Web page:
Once we arrived at our destination, we quickly found out that the entire village (of about 70 people) were there to greet us and news of our arrival had spread far and wide. The man on the bicycle in the photo below apparently rode about 20 KM to this village to meet us.
After introducing his family and extended family, our driver gave us a tour of his village. You have to imagine that we were being shown some of the points of interest and the entire village was following behind us, hanging on our every comment. I had my camera with me at the time and I had the unique opportunity to photograph people in a completely relaxed setting. While some people were shy and ran away when I raised my camera, the vast majority of the people seemed to be very comfortable with their photo being taken.
This was especially true of the kids. Once one of their friends had their photo taken they seemed to be very interested in being next.
Once we had completed the tour of the village we sat down for a meal that our driver’s wife had prepared. The meal was simple but delicious, consisting of a spicy cauliflower dish, in addition, a small bowl of what looked like a yellow vegetable curry.
Barb and I noticed that the food was only set for the two of us and no one else was eating. I theorized that there was likely a limited amount of food and only after we were served did our host’s wife brings out a dish for him.
While we only spent about 2-3 hours in our driver’s village, I had a lot of opportunities to take photos and in addition to the three photos above, I’ve uploaded several more to my photo website: http://photos.excellentadventure.ca/India-2016/
After leaving his village, we were back on the road and our driver took us to our next destination which was the city of Jaipur.
By the time that we arrived at our hotel in Jaipur, we had been on the road for almost 9 hours and we were both completely exhausted. The owner of the travel agency, with whom we had arranged much of our India trip including our driver, had suggested that we go to his home for dinner but we politely declined. Barb and I ended up staying in our hotel room that night just recovering. Within 24 hours of this both Barb and I would be sick and spending more of our time in the hotel room.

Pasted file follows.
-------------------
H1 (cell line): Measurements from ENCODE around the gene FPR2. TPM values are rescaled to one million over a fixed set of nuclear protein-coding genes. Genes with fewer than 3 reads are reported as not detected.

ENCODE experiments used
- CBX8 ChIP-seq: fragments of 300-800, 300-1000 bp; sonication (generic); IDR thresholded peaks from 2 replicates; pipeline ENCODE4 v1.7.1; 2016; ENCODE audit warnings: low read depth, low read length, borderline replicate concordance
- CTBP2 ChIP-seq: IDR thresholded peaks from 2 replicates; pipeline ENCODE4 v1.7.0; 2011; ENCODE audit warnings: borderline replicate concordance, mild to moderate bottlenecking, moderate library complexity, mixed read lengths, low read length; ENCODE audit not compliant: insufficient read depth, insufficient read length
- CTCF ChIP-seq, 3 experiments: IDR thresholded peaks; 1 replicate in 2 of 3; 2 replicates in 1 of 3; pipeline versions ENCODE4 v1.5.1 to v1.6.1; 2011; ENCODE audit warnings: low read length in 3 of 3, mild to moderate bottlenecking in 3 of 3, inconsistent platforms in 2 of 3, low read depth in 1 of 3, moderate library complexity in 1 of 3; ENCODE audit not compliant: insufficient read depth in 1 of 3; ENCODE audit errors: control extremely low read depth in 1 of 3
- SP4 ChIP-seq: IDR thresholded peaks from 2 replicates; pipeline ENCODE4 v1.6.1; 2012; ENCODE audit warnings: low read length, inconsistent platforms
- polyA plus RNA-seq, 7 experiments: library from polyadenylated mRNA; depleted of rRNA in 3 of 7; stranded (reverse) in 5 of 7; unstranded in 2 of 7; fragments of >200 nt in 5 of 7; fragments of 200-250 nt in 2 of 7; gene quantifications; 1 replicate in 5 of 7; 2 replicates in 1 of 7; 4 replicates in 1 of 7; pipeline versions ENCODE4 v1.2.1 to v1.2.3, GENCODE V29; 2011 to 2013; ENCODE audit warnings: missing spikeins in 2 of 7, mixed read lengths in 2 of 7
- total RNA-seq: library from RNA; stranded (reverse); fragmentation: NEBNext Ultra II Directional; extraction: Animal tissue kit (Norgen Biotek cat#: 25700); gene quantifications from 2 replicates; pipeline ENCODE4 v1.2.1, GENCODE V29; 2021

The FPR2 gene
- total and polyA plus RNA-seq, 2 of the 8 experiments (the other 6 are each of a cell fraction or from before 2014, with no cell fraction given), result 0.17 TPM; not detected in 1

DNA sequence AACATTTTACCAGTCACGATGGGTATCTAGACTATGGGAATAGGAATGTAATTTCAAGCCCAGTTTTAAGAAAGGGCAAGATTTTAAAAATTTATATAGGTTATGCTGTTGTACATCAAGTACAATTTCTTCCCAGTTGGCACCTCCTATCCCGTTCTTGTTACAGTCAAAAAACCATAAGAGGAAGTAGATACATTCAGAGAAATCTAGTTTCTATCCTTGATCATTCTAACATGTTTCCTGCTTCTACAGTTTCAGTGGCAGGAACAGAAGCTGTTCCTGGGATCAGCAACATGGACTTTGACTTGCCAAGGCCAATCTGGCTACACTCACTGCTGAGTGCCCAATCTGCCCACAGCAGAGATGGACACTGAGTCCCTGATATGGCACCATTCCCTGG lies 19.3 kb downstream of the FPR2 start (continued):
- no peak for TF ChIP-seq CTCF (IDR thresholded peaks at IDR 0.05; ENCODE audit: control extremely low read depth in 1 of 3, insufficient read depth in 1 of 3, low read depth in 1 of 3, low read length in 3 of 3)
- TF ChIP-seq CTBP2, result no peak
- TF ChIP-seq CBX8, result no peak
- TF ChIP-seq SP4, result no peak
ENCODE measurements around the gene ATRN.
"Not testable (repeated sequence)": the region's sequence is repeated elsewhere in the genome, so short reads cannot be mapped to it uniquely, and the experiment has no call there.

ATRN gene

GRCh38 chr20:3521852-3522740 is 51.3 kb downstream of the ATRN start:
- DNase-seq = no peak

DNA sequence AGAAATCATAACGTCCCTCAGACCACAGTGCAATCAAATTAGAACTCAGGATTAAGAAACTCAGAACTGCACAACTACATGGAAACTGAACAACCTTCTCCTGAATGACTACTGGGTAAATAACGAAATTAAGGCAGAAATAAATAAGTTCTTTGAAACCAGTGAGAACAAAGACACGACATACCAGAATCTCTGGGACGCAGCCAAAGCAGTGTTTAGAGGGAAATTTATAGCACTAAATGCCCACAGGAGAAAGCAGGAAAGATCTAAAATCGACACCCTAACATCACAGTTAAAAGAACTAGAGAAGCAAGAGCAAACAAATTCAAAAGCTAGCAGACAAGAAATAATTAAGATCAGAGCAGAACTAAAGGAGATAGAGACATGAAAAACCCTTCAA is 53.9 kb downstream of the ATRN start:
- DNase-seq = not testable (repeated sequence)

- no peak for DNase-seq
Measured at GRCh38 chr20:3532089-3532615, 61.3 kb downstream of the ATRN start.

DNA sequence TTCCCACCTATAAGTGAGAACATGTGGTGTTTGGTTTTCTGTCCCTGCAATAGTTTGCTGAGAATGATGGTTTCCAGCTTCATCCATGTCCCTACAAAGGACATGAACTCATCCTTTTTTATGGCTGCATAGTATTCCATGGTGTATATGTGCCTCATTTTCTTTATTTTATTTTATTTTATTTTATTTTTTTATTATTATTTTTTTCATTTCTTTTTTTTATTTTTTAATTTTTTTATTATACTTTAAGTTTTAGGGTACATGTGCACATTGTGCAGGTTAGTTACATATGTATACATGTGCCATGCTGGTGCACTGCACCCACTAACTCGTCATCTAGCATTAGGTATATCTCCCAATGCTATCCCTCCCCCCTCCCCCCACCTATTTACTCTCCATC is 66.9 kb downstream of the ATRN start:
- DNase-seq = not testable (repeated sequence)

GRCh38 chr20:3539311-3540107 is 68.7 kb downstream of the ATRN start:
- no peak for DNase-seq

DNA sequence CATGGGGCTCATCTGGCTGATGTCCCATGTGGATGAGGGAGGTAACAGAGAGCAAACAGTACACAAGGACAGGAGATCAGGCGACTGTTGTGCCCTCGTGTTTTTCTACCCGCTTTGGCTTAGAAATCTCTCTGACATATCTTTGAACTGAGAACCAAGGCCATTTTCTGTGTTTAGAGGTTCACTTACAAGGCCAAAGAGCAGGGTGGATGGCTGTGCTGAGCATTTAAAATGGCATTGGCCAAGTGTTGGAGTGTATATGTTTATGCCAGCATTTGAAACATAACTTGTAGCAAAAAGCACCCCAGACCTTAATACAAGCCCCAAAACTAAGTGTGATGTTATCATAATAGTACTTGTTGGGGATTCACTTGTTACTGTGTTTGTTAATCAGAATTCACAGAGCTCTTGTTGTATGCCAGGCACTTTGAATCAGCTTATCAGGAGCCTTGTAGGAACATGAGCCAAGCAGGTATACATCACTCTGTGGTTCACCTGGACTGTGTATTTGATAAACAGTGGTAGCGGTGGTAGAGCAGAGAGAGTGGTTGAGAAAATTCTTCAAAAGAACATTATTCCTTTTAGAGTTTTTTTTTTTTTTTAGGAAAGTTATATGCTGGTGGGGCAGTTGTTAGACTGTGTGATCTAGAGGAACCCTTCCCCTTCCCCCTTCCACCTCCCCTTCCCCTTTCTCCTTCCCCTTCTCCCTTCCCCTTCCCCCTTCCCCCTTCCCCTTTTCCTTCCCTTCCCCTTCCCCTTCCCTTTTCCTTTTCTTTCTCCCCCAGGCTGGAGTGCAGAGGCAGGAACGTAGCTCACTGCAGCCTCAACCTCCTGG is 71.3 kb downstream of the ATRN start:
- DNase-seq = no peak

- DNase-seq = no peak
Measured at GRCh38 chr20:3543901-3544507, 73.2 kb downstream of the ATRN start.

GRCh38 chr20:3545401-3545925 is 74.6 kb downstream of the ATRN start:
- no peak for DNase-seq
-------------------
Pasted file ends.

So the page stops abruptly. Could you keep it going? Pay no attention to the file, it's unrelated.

Since we had arrived in India, Barb and I had been going non-stop visiting sites in several different cities. By the time that we got to Jaipur and around the 10th day of our trip we were both getting run down and were hit with similar respiratory illnesses. The 2nd day in Jaipur was spent entirely inside the hotel room with both of us trying to recover as best we could. As I’m writing this section in the boarding gate in the Jaipur airport, Barb and I are still recovering from our colds but are both feeling better than we did the day before.
Of course, the main illness that we were hoping to prevent on this trip to India was digestive problems. Luckily we’ve both been able to avoid this so far.
As I’m writing this section we’ve finished visiting the 4 large cities of our itinerary: Delhi, Amritsar, Agra and Jaipur. We’ve now moved on to the next destination that takes us out of the large cities and into a completely different environment. More on that and the remaining section of our India trip when I post my next and final installment of our Indian Adventure.
Follow-up a few days later: with the help of some cold medicine that we were able to purchase, we’re both on the road to recovery. Barb is still coughing but we should both be 100% in a day or so. None of this is serious enough to stop us continuing with the day to day agenda.